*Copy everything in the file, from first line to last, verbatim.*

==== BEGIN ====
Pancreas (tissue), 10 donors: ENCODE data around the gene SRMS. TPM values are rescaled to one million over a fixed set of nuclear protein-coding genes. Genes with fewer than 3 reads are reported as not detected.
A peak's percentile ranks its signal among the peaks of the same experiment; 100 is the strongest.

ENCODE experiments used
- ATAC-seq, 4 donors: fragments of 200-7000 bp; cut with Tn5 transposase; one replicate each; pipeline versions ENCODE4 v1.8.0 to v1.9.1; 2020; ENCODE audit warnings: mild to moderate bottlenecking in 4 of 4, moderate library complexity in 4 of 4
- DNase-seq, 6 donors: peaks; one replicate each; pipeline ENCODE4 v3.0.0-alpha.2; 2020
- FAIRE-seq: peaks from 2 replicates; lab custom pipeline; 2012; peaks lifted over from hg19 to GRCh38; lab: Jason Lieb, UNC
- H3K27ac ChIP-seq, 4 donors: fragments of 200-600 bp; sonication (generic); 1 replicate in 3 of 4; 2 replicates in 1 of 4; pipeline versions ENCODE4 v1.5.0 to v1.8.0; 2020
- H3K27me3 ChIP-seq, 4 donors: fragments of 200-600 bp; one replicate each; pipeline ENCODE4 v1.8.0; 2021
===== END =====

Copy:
Pancreas (tissue), 10 donors: ENCODE data around the gene SRMS. TPM values are rescaled to one million over a fixed set of nuclear protein-coding genes. Genes with fewer than 3 reads are reported as not detected.
A peak's percentile ranks its signal among the peaks of the same experiment; 100 is the strongest.

ENCODE experiments used
- ATAC-seq, 4 donors: fragments of 200-7000 bp; cut with Tn5 transposase; one replicate each; pipeline versions ENCODE4 v1.8.0 to v1.9.1; 2020; ENCODE audit warnings: mild to moderate bottlenecking in 4 of 4, moderate library complexity in 4 of 4
- DNase-seq, 6 donors: peaks; one replicate each; pipeline ENCODE4 v3.0.0-alpha.2; 2020
- FAIRE-seq: peaks from 2 replicates; lab custom pipeline; 2012; peaks lifted over from hg19 to GRCh38; lab: Jason Lieb, UNC
- H3K27ac ChIP-seq, 4 donors: fragments of 200-600 bp; sonication (generic); 1 replicate in 3 of 4; 2 replicates in 1 of 4; pipeline versions ENCODE4 v1.5.0 to v1.8.0; 2020
- H3K27me3 ChIP-seq, 4 donors: fragments of 200-600 bp; one replicate each; pipeline ENCODE4 v1.8.0; 2021